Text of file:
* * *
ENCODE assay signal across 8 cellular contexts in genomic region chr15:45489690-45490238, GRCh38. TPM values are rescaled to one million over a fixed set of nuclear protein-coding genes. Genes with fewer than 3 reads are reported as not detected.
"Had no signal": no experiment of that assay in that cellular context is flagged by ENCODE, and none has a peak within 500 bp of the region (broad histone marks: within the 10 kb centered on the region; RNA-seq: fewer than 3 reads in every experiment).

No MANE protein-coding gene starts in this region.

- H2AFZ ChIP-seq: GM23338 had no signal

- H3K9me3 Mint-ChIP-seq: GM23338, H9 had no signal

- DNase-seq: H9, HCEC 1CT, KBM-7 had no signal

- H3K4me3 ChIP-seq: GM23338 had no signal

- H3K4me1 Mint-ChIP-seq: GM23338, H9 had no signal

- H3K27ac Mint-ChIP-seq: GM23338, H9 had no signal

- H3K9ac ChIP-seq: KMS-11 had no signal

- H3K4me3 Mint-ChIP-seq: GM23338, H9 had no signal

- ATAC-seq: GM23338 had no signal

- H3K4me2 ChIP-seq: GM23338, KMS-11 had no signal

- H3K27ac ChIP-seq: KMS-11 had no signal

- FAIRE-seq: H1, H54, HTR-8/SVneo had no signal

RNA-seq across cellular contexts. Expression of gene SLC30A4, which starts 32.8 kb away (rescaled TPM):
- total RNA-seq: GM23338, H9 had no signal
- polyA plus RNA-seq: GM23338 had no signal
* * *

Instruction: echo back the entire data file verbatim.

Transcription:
ENCODE assay signal across 8 cellular contexts in genomic region chr15:45489690-45490238, GRCh38. TPM values are rescaled to one million over a fixed set of nuclear protein-coding genes. Genes with fewer than 3 reads are reported as not detected.
"Had no signal": no experiment of that assay in that cellular context is flagged by ENCODE, and none has a peak within 500 bp of the region (broad histone marks: within the 10 kb centered on the region; RNA-seq: fewer than 3 reads in every experiment).

No MANE protein-coding gene starts in this region.

- H2AFZ ChIP-seq: GM23338 had no signal

- H3K9me3 Mint-ChIP-seq: GM23338, H9 had no signal

- DNase-seq: H9, HCEC 1CT, KBM-7 had no signal

- H3K4me3 ChIP-seq: GM23338 had no signal

- H3K4me1 Mint-ChIP-seq: GM23338, H9 had no signal

- H3K27ac Mint-ChIP-seq: GM23338, H9 had no signal

- H3K9ac ChIP-seq: KMS-11 had no signal

- H3K4me3 Mint-ChIP-seq: GM23338, H9 had no signal

- ATAC-seq: GM23338 had no signal

- H3K4me2 ChIP-seq: GM23338, KMS-11 had no signal

- H3K27ac ChIP-seq: KMS-11 had no signal

- FAIRE-seq: H1, H54, HTR-8/SVneo had no signal

RNA-seq across cellular contexts. Expression of gene SLC30A4, which starts 32.8 kb away (rescaled TPM):
- total RNA-seq: GM23338, H9 had no signal
- polyA plus RNA-seq: GM23338 had no signal